________________ CM . . . . Volume XIX Number 18. . . .January 11, 2013

cover

One Cycle. (Podium Sports Academy).

Lorna Schultz Nicholson.
Toronto, ON; James Lorimer, 2012.
137 pp., pbk., hc. & Ebook, $9.95 (pbk.), $16.95 (hc.), $7.95 (Ebook).
ISBN 978-1-4594-0183-9 (pbk.), ISBN 978-1-4594-0184-6 (hc.), ISBN 978-1-4594-0185-3 (Ebook).

Grades 7-9 / Ages 12-14.

Review by Jillian Sexton.

***½ /4

   

excerpt:

My heart pounded through my T-shirt. One cycle was all I would need to get me through the fall field season, perfect for attracting the attention of Syracuse. Once I had my scholarship secured, I would stop the stuff and just work out extra hard in the gym.

Was I rationalizing? I could hear my father's voice in my head. "Stop rationalizing. Honesty is the only way to live your life."

"Sorry, Dad." I pounded my steering wheel with my fist. "I have to do this."

 

At Podium Academy, Nathan Moore is the school's star lacrosse player. He is the team captain, trains hard, and plays with passion. Nathan's only problem is that he's skinny too skinny. It's his final year at school, and college scouts are starting to make appearances at his games. If Nathan has any hope of winning a college scholarship, he needs to bulk up, and fast! Although surrounded by people with strong moral compasses, including his dad, his coach, and his girlfriend Allie, Nathan decides that he must do everything he can to ensure his future as a lacrosse player. When he decides to take testosterone injections to grow muscle quicker, he promises himself he will only do one cycle - even though it could ruin his athletic career forever

      So often, young adult sports novels are a swing and a miss. They are either light on plot and heavy on sports metaphors, or the story is so unrealistic that the characters are completely unsympathetic. Lorna Schultz Nicholson has succeeded in dodging these narrative sinkholes and has written a sports story that has both a realistic plot and a suspenseful narrative. The characters are relatable, the setting is believable, and the plot unfolds at a comfortable pace.

      What is perhaps most notable about One Cycle is that it does not treat its young protagonists as cookie-cutter archetypes. Nicholson does not shy away from addressing the very real elements of teen lives sex, drugs, alcohol, uncertainty about the future, and untamable hormones in a truthful way. By treating the problems and issues that affect young people with honesty, Nicholson treats her characters and, by extension, her readers with respect.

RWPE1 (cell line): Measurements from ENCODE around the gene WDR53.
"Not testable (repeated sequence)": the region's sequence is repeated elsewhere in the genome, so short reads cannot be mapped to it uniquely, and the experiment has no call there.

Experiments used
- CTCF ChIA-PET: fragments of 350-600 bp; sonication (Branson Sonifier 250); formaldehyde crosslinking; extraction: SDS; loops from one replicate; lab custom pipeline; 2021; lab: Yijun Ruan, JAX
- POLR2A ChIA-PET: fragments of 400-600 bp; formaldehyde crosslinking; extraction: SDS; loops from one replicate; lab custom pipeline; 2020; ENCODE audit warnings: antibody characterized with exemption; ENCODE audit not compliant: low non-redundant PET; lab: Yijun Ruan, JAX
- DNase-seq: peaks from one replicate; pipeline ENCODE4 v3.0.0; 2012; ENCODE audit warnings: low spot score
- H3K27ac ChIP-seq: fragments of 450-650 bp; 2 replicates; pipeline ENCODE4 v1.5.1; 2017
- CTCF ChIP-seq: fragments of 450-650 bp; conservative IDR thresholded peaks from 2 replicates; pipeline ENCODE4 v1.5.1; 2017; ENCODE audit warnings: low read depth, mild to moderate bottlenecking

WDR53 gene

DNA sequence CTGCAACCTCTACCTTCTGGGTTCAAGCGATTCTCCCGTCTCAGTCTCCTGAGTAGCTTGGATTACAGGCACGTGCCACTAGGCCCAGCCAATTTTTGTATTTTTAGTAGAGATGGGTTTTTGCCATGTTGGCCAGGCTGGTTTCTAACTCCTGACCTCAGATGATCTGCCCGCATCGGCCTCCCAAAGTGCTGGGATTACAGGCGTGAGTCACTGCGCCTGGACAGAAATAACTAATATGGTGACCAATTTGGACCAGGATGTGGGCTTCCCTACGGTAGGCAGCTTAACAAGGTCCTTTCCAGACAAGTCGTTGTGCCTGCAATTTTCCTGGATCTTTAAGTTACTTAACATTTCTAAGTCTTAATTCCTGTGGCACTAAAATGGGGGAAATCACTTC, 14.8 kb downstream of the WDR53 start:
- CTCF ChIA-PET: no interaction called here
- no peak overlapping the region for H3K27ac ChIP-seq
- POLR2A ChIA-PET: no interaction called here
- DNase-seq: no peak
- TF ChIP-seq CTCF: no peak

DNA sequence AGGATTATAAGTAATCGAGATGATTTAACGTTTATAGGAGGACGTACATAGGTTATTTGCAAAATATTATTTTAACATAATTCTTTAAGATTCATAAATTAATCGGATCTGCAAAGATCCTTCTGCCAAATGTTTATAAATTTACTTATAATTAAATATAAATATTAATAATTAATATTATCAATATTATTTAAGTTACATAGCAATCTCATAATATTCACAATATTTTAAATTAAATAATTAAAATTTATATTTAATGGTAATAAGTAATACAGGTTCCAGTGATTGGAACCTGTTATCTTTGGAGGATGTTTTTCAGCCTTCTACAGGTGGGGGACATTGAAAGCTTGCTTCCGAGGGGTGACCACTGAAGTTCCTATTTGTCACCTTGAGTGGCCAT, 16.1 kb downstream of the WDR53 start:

If there is a criticism of One Cycle to be found, it lies in the length of the book. While the story is well-told in its short 132 pages, there are moments where the plot could benefit from more breadth. While lacrosse plays a central role in the novel, the team members and their games are often dealt with hastily. It does not hinder the overall narrative, but further detail and scenarios would certainly give the story more weight.

      One Cycle is a joy to read and would appeal to young men and women alike. The story is relatable but riveting, and it stands out in the genre of young adult sport novels as a quality read.

Highly Recommended.

Jillian Sexton has a B.A. (Hons) from Memorial University and is completing an MA in Communication from Carleton University. She currently lives in Ottawa, ON.

To comment on this title or this review, send mail to cm@umanitoba.ca.

Copyright the Manitoba Library Association. Reproduction for personal use is permitted only if this copyright notice is maintained. Any other reproduction is prohibited without permission.
Published by
The Manitoba Library Association
ISSN 1201-9364
Hosted by the University of Manitoba.
 

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